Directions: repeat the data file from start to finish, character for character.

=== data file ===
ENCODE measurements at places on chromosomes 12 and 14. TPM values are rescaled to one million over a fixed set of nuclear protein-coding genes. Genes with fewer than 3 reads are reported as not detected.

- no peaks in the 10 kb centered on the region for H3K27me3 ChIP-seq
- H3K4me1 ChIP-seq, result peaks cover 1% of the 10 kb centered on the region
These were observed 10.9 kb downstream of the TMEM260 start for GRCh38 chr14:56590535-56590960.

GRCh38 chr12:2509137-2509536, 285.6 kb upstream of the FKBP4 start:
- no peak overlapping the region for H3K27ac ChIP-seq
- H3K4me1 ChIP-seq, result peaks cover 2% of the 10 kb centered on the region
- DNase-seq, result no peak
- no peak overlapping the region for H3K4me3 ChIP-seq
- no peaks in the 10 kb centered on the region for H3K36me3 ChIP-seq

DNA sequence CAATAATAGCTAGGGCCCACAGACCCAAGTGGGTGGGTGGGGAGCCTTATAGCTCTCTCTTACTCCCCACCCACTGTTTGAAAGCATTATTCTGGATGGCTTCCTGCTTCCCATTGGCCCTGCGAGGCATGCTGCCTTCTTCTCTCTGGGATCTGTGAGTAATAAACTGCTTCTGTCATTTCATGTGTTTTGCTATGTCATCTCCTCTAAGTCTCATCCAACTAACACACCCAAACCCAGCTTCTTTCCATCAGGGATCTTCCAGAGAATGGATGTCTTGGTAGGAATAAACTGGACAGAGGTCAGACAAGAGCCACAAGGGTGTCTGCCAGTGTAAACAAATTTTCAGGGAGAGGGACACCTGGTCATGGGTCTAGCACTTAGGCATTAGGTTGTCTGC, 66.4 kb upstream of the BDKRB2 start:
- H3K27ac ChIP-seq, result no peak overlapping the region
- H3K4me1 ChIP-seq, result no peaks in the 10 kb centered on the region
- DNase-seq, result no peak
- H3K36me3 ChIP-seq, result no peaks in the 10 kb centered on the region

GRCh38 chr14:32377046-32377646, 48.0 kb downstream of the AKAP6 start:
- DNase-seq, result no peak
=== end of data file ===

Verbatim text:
ENCODE measurements at places on chromosomes 12 and 14. TPM values are rescaled to one million over a fixed set of nuclear protein-coding genes. Genes with fewer than 3 reads are reported as not detected.

- no peaks in the 10 kb centered on the region for H3K27me3 ChIP-seq
- H3K4me1 ChIP-seq, result peaks cover 1% of the 10 kb centered on the region
These were observed 10.9 kb downstream of the TMEM260 start for GRCh38 chr14:56590535-56590960.

GRCh38 chr12:2509137-2509536, 285.6 kb upstream of the FKBP4 start:
- no peak overlapping the region for H3K27ac ChIP-seq
- H3K4me1 ChIP-seq, result peaks cover 2% of the 10 kb centered on the region
- DNase-seq, result no peak
- no peak overlapping the region for H3K4me3 ChIP-seq
- no peaks in the 10 kb centered on the region for H3K36me3 ChIP-seq

DNA sequence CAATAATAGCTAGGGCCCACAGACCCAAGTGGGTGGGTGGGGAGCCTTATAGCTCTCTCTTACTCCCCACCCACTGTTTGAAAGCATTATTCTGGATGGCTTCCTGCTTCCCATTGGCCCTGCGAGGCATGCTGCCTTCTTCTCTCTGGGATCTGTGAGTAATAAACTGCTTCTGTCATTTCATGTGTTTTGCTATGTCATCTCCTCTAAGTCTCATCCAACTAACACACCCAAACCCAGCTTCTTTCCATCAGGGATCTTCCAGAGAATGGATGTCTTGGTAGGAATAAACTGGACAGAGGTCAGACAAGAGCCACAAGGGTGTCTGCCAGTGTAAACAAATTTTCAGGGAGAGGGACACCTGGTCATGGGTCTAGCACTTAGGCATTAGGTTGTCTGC, 66.4 kb upstream of the BDKRB2 start:
- H3K27ac ChIP-seq, result no peak overlapping the region
- H3K4me1 ChIP-seq, result no peaks in the 10 kb centered on the region
- DNase-seq, result no peak
- H3K36me3 ChIP-seq, result no peaks in the 10 kb centered on the region

GRCh38 chr14:32377046-32377646, 48.0 kb downstream of the AKAP6 start:
- DNase-seq, result no peak